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Archive - Thursday, 11 July 2013
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The Taming of the Shrew, Globe on Tour: Old Schools Quadrangle, Bodleian Library
Olivia Morgan and Kate Lamb as Bianca and Katherina Picture: Helena Miscioscia
An invitation to outdoor Shakespeare can sometimes seem more threatening than alluring. But what a difference ten degrees can make . . .
Could anything be more agreeable than to sit on a warm summer night amid the mellow stone of the Bodleian Library’s Old Schools Quadrangle — whose construction began even as the Bard still lived — for this master dramatist’s witty take on the sex war?
Back in Oxford for the sixth year, Globe Theatre on Tour offers a highly entertaining revival of Shakespeare’s early comedy The Taming of the Shrew, with the many parts shared between a cast of just eight. That every one is a woman must be assumed to add an extra dimension to the production, at least in the mind of its director Joe Murphy.
But does it? The streak of misogyny — rather, let us say, the celebration of male supremacy — that so many have complained of in the play hardly becomes more acceptable on a stage from which men are absent.
Katherina and Petruchio Picture: Helena Miscioscia
This is a story which, taken at face value, is not so much concerned with the taming of headstrong Katherina (splendidly played by Kate Lamb) as with the cruel breaking of her will by a dominating husband, Petruchio, portrayed in swashbuckling style by Leah Whitaker (who looks, in 1970s garb, strangely like Michael Jackson).
True, some critics have seen her infamous closing speech not as the craven declaration of submission that it appears to be but as subtle advice for the women to whom it is addressed on how to rule while pretending to obey. In this reading of the play, Petruchio — himself tamed — is happy to go along with the pretence.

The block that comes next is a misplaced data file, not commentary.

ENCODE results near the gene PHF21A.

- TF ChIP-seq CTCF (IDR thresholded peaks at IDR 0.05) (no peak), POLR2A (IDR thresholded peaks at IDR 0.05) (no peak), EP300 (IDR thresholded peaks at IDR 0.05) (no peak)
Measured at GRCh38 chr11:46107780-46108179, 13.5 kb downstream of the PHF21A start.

Oddly, this never seems to be the case in performances of Shrew, this one included. Petruchio looks every bit as embarrassed by her utterances as her listeners, audience included.
Up till then, the production has proceeded with all the barnstorming panache — rollicking music included — for which the Globe is known. The doubling, even tripling, of roles offers a chance for members of the cast to show astonishing versatility (while giving no impression that often these are women playing men). Kathryn Hunt, for instance, switches easily from the rough drolleries of Petruchio’s old servant Grumio to the tetchy snobbery and grasping greed of Kate’s father Baptista. Olivia Morgan, meanwhile, offers a pair of servants (including a Biondello with a nice Irish lilt) while demonstrating that Kate has no monopoly on wilfulness as her sister Bianca, for whom the term ‘flighty minx’ might have been coined.
There is much to enjoy, as usual in the confusing capers involving her trio of suitors, Hortensio (Nicola Sangster), Gremio (Joy Richardson) and Lucentio (Becci Gemmell) and the last’s servant stand-in Tranio (Remy Beasley). Ms Richardson is also a hoot as Lucentio’s comically moustached dad and the merry widow (audibly West Indian) who teams up with Hortensio.
Until July 21
Tickets: 01865 305305 or oxfordplayhouse.com